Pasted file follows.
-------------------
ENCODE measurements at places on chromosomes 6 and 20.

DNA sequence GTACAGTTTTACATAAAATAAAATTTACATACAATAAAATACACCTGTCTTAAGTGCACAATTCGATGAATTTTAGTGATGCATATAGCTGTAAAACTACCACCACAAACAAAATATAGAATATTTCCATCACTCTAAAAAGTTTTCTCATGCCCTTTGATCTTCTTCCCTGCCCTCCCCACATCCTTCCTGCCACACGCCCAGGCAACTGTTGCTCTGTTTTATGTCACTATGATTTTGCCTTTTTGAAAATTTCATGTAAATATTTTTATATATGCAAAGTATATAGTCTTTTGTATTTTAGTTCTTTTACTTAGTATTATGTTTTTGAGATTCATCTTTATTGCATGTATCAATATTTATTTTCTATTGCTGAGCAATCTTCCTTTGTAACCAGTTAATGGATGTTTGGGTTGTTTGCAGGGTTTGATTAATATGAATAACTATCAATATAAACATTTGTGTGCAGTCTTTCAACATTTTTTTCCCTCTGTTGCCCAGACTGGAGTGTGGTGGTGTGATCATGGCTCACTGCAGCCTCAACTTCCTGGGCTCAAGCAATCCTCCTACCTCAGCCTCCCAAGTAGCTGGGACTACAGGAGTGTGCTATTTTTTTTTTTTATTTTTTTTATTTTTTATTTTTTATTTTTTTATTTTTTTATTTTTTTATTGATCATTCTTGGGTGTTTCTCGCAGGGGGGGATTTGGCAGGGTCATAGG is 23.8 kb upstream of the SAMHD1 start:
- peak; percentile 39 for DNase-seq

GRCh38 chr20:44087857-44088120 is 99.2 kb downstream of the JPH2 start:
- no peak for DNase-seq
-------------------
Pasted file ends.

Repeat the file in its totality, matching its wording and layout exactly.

ENCODE measurements at places on chromosomes 6 and 20.

DNA sequence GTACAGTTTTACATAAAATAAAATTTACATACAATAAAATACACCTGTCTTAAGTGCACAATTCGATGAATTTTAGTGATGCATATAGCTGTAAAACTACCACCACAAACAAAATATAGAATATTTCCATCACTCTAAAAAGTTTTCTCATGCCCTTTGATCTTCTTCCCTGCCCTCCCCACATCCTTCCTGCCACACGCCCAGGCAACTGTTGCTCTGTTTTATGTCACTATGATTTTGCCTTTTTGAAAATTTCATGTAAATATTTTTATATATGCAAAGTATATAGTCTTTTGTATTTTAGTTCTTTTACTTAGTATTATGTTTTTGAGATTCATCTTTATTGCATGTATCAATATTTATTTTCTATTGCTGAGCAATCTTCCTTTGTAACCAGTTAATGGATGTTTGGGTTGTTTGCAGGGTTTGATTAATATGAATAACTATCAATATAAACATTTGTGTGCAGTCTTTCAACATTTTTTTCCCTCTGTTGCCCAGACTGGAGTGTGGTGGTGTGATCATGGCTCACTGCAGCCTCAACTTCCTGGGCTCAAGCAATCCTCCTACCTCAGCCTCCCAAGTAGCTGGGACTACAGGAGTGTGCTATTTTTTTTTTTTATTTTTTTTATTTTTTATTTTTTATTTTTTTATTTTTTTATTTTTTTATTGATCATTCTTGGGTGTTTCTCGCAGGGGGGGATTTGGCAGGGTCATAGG is 23.8 kb upstream of the SAMHD1 start:
- peak; percentile 39 for DNase-seq

GRCh38 chr20:44087857-44088120 is 99.2 kb downstream of the JPH2 start:
- no peak for DNase-seq